In Adam's view, Derek's extreme talent is born of an extreme environment.
I guess, before I came here, I had this idea that savants could just instantly do what they do, but talking to Adam, Derek had to really work hard at this talent.
It was developed over many years before it came to full fruition.
While most of us don't develop an extreme talent like Derek's, almost everyone reveals an extraordinary ability to learn throughout childhood.
What is it about the brain that can set this supercharged period of rapid development? And could it hold a clue to genius? Over the past 15 years at the National Institute of Health in Washington, they've been conducting the largest-ever survey of brains as they mature into adulthood.
How many brains have you scanned for this particular study? It's been about 400 or 500 children, and they are scanned repeatedly as they grow up.
So we start as young as three or four years and then scan right up to the early twenties.
And you are hoping to see how the brain is changing during that period? Exactly, and by using brain scans from the same child taken repeatedly, you get a particularly rich picture of how the brain grows.
It's like the difference between looking at a painting and looking at a movie.
The scans reveal that the cortex, the outer layer of the brain responsible for thinking, gets progressively thinner as children hit adolescence.
Graphics made by Philip's colleagues show this pruning process.
The bluer the brain, the thinner the cortex.
The areas most closely associated with sophisticated, abstract thinking are the last to be pruned.
Philip and his team discovered that it's not just the pattern of brain maturation, but WHEN the brain starts to mature, that is important.
What differed according to intelligence was the extent and rate at which all these changes happened.
So the most intelligent children, actually they showed this process of the cortex getting a bit thinner somewhat later, around the age of 10 or 11 in the frontal parts of the brain, sort of around here.
And then the phase of getting thinner in the cortex was particularly vigorous in these kids as well.
In a way, the kids who have the most agile and active minds also have the most agile and active cortex.
Philip's work begins to answer the question of why some brains are more intelligent than others, by focusing attention on different rates at which they mature.
In this regard, it's an important step towards understanding our intelligence.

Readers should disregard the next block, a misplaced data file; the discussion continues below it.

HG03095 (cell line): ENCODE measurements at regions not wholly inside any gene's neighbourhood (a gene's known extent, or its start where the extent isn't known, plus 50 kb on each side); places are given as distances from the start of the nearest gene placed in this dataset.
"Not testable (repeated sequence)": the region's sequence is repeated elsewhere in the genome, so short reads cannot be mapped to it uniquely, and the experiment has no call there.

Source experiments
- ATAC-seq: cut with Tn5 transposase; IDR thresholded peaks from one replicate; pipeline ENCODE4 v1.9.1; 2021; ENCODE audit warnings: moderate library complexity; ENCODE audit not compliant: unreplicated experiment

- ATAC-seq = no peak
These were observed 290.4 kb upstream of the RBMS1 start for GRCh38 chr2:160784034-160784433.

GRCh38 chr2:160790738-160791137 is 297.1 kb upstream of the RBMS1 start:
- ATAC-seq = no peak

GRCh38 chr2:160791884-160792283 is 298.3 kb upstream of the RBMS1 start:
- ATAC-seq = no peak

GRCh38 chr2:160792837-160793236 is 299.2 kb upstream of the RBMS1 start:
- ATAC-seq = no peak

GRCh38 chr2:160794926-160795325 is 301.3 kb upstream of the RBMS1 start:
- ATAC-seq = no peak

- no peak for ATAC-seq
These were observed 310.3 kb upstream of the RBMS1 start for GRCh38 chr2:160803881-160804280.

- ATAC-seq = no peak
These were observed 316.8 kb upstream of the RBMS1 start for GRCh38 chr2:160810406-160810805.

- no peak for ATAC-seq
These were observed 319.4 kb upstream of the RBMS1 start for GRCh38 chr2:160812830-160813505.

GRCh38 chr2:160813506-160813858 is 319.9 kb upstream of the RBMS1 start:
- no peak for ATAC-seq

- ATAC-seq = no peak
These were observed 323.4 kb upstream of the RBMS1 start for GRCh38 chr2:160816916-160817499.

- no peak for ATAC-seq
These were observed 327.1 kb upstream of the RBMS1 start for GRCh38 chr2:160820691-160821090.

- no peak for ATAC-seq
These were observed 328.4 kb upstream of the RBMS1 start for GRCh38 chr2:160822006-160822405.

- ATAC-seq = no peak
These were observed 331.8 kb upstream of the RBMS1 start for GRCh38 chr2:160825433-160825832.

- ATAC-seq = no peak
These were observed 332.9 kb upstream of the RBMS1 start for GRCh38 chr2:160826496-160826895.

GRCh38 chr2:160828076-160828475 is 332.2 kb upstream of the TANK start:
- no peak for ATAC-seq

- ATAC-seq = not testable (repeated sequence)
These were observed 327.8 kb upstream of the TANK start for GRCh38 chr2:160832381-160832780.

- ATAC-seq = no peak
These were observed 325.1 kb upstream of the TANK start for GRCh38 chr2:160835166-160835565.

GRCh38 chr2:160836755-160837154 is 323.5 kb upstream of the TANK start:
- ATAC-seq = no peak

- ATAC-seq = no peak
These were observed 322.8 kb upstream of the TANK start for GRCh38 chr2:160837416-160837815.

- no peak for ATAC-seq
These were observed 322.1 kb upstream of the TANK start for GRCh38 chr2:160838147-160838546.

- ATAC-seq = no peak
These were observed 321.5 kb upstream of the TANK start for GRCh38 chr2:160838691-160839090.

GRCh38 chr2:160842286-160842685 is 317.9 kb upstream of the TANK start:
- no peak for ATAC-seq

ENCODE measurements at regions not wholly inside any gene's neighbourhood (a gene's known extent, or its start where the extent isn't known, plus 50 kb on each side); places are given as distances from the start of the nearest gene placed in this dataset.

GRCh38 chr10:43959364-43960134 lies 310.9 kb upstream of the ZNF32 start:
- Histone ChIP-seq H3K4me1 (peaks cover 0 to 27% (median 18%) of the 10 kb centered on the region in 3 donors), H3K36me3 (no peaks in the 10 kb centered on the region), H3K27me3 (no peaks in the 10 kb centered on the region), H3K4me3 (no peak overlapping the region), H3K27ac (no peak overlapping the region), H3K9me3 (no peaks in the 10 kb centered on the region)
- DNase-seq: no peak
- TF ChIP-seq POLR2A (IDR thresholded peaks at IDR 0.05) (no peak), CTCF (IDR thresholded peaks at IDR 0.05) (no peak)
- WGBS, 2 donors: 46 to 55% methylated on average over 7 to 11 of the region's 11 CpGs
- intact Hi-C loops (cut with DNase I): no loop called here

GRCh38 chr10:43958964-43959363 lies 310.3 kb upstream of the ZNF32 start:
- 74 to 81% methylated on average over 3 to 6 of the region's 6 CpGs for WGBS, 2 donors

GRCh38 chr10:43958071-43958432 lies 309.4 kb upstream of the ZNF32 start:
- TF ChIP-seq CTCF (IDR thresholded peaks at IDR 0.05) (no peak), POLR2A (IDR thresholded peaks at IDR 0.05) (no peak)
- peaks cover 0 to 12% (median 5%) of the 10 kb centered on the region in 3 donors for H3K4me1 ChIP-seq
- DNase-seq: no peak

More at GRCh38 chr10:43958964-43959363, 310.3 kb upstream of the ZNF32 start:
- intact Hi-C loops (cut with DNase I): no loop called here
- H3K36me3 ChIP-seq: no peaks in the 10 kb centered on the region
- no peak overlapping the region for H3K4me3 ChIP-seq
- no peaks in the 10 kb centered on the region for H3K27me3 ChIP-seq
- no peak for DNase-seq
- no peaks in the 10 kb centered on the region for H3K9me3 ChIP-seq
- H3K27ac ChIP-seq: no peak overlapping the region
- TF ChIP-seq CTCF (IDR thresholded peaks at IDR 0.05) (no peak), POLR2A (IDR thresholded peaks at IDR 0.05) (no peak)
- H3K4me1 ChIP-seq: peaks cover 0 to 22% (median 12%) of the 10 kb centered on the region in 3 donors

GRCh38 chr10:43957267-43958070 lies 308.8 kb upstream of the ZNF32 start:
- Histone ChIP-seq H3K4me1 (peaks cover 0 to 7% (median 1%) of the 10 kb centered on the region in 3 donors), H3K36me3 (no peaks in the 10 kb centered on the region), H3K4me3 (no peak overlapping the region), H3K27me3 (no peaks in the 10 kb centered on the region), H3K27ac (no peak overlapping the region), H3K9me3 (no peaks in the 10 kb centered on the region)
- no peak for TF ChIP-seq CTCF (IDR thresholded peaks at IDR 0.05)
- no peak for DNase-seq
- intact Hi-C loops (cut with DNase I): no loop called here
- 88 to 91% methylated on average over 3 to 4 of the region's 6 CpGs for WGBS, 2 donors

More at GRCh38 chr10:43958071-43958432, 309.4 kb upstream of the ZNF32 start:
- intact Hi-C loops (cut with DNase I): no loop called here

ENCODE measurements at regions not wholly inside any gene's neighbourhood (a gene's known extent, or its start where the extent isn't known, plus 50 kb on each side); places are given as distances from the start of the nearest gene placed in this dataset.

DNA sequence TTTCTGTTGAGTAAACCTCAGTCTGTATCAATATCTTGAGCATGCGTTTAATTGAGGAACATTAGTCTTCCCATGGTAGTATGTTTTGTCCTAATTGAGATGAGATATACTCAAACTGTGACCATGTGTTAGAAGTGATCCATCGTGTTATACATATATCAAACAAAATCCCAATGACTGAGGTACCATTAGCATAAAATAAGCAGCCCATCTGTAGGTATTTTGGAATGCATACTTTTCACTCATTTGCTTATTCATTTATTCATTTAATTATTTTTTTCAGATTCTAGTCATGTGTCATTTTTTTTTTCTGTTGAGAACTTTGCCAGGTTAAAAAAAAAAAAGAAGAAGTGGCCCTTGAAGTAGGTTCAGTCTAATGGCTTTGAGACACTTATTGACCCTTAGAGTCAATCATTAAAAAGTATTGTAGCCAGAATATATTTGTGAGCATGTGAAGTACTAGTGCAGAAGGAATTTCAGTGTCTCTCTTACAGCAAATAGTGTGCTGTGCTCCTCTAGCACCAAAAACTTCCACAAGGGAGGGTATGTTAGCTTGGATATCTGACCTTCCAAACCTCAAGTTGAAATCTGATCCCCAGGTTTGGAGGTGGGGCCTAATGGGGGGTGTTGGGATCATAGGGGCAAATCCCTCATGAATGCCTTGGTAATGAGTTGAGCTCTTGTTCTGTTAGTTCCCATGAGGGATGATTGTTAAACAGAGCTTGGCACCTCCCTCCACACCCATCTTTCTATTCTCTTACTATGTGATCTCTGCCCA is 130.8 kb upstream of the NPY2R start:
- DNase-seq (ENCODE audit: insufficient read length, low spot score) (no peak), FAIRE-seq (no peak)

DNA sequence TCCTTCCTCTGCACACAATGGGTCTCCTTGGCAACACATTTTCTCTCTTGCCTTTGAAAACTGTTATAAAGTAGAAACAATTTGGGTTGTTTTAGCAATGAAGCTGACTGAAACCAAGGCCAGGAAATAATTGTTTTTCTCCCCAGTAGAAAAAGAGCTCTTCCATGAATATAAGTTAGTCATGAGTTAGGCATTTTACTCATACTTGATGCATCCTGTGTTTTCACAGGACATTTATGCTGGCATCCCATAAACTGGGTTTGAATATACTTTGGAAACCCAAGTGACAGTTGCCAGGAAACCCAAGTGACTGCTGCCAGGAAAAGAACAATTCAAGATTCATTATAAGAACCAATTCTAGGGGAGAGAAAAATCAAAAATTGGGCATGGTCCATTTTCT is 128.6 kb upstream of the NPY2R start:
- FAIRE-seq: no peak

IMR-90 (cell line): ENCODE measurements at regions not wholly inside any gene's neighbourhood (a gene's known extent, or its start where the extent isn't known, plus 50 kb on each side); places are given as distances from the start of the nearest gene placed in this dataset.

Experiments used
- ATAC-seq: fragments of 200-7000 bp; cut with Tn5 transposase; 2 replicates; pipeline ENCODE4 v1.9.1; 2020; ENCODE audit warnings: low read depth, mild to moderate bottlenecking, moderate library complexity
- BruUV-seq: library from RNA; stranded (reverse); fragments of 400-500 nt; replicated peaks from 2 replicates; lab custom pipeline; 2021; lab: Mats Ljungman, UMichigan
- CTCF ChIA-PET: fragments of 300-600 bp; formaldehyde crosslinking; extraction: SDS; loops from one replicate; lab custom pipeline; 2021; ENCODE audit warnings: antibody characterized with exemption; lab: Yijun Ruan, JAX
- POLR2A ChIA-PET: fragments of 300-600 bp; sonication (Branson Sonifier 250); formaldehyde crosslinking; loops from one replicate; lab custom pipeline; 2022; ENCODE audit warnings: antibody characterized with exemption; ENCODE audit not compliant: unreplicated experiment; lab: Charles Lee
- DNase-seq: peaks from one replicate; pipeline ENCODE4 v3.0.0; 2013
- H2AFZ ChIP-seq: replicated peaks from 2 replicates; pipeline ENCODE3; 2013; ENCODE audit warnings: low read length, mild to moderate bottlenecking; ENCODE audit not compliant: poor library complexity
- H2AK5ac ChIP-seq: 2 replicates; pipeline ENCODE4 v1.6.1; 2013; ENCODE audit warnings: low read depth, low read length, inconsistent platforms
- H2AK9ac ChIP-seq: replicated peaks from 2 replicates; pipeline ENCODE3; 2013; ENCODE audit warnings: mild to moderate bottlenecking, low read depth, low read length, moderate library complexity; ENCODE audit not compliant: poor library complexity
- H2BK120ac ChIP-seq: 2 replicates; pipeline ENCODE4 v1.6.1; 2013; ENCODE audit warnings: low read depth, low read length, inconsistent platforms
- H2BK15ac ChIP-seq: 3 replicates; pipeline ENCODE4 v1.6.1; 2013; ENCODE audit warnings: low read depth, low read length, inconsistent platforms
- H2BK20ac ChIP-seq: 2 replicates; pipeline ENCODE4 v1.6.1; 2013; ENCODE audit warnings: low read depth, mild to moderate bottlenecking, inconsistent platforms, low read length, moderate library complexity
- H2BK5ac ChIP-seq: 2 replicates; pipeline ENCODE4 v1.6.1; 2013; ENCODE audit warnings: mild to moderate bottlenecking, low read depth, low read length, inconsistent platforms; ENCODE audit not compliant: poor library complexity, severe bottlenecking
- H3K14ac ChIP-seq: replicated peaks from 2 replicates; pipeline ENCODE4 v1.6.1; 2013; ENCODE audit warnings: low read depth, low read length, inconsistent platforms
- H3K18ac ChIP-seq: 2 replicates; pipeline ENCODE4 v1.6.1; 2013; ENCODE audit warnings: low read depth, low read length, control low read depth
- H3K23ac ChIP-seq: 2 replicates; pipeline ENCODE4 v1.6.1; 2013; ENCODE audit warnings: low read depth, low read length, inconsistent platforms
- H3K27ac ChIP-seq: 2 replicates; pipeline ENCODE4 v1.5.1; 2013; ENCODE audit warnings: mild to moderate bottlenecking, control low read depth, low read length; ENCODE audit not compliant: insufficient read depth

These kids' brains are constantly changing and developing.
Probably these parents here hope they'll be the first to read, the first to do arithmetic.
But it seems that when it comes to the maturing of the brain, a later development leads to a higher IQ, so actually you want your brain at a later age to be maturing.
It seems a little counter-intuitive.
So far I've seen how we are born with a predisposition for certain abilities.
But that's countered by the remarkable flexibility of the baby brain, which allows it to develop in concert with its environment.
And I've learnt that my brain pretty much settled down about two decades ago as I left adolescence behind.
So where does that leave me? Is my brain no longer capable of a moment of genius? Was it all over by the time I turned 21? Well, maybe not.
The race is on to see whether we can enhance our intelligence artificially.
At the University of Gottingen in Germany, they are pioneering technology that could greatly extend our control over our own brains.
They're developing a means to turbo-charge our grey matter.
The aim is to improve the volunteer's ability to subconsciously learn.
The test itself is simple.
When Leila sees a dot appear on the screen she has to tap a corresponding key on the keyboard.
There is a pattern to when the dots appear, but it's impossible to detect, at least before the artificial stimulation of her brain begins.
What we want to do is facilitate the excitability of her motor cortex.
In order to be able to do that, we have to fit an electrode I presume this is perfectly safe.
I'd be a bit nervous about having electricity shot through my brain! They are very weak currents.
They are so weak that she doesn't notice anything.
They are so weak they just manipulate the membrane potential of nerve cells, a little bit.
So we have to assure that the electrode has a good contact, so Sothis is just water? Watersalt solution.
Usually electricity and water shouldn't go together, but in this case No, this is an interesting point.
Because the brain is swimming in water, and the water has a much better conductivity that the brain itself, so this is one of the reasons this method works so elegantly.
It can travel a little bit around the corner through the water and stimulate this complex brain just by making use of the better conductivity of the water.
So now we will stimulate the motor cortex here by anodal positive electricity for ten minutes.
So now stimulation starts.
So there is now electricity passing through Leila's brain? Can you feel anything? No.
There's no smoke, I can't see anything! During this stimulation, Leila will move her fingers and do the implicit learning paradigm.
We will measure simultaneously how quick she can respond to the visual target during this time.
What we expect to see is, with motor cortex depolarisation, it gets more excitable, and then her reaction time will improve.